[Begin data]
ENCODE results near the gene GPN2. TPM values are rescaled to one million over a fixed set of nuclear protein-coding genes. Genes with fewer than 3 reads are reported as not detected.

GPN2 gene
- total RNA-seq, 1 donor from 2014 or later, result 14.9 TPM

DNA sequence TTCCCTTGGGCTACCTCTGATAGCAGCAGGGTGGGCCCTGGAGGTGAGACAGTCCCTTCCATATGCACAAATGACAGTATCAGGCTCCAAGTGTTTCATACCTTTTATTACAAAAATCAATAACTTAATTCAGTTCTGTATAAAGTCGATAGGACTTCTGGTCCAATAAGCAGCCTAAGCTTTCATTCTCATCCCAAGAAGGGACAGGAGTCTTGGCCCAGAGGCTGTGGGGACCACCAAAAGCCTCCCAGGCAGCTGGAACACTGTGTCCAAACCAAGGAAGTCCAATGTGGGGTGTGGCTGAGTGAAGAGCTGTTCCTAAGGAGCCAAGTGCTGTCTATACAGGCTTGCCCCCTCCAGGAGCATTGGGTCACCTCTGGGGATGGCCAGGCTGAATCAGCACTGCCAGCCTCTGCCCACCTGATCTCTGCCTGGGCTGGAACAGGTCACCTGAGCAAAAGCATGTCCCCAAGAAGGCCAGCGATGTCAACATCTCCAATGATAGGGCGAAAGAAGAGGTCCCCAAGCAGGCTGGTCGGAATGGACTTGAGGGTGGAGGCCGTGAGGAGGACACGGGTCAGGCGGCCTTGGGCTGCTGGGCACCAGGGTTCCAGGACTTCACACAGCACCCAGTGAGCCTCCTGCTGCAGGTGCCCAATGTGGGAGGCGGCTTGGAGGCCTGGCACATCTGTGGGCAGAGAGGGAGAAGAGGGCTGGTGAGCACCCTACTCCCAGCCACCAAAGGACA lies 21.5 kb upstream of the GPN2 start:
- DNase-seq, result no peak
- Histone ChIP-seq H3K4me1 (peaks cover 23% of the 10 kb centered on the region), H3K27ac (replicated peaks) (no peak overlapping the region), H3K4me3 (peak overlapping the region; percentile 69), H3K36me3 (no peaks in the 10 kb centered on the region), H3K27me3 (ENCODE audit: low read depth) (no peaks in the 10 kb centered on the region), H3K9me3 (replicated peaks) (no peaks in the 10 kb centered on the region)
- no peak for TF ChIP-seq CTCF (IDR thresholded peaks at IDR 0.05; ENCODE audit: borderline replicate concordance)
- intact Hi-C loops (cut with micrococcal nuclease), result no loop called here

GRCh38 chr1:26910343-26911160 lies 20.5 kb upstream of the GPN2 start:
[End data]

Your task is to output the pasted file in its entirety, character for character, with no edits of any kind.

ENCODE results near the gene GPN2. TPM values are rescaled to one million over a fixed set of nuclear protein-coding genes. Genes with fewer than 3 reads are reported as not detected.

GPN2 gene
- total RNA-seq, 1 donor from 2014 or later, result 14.9 TPM

DNA sequence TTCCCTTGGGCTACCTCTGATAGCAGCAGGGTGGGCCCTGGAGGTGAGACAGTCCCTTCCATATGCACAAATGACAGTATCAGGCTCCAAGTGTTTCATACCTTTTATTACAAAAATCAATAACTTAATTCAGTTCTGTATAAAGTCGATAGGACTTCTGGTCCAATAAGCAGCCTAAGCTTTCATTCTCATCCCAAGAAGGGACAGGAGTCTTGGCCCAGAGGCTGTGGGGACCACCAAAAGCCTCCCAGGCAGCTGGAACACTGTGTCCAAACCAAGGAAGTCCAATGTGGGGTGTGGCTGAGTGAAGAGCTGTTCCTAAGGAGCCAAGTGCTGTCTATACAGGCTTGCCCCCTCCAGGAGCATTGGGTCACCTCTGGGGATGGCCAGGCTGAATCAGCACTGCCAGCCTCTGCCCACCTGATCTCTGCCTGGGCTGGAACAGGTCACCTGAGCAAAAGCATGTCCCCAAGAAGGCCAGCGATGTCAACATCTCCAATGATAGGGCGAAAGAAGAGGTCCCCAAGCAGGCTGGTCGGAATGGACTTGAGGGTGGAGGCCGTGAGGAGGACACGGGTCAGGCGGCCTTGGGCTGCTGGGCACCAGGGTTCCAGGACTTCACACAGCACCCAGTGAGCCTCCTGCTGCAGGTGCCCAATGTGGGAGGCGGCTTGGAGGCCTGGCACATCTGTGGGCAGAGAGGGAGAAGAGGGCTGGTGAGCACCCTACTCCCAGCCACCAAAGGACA lies 21.5 kb upstream of the GPN2 start:
- DNase-seq, result no peak
- Histone ChIP-seq H3K4me1 (peaks cover 23% of the 10 kb centered on the region), H3K27ac (replicated peaks) (no peak overlapping the region), H3K4me3 (peak overlapping the region; percentile 69), H3K36me3 (no peaks in the 10 kb centered on the region), H3K27me3 (ENCODE audit: low read depth) (no peaks in the 10 kb centered on the region), H3K9me3 (replicated peaks) (no peaks in the 10 kb centered on the region)
- no peak for TF ChIP-seq CTCF (IDR thresholded peaks at IDR 0.05; ENCODE audit: borderline replicate concordance)
- intact Hi-C loops (cut with micrococcal nuclease), result no loop called here

GRCh38 chr1:26910343-26911160 lies 20.5 kb upstream of the GPN2 start: